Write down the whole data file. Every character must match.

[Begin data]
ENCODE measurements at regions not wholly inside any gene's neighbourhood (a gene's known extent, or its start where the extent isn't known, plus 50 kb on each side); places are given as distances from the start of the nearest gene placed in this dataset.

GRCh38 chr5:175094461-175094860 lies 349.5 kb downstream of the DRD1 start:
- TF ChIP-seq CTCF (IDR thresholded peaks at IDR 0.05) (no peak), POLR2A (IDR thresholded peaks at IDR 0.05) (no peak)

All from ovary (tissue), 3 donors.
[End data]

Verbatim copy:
ENCODE measurements at regions not wholly inside any gene's neighbourhood (a gene's known extent, or its start where the extent isn't known, plus 50 kb on each side); places are given as distances from the start of the nearest gene placed in this dataset.

GRCh38 chr5:175094461-175094860 lies 349.5 kb downstream of the DRD1 start:
- TF ChIP-seq CTCF (IDR thresholded peaks at IDR 0.05) (no peak), POLR2A (IDR thresholded peaks at IDR 0.05) (no peak)

All from ovary (tissue), 3 donors.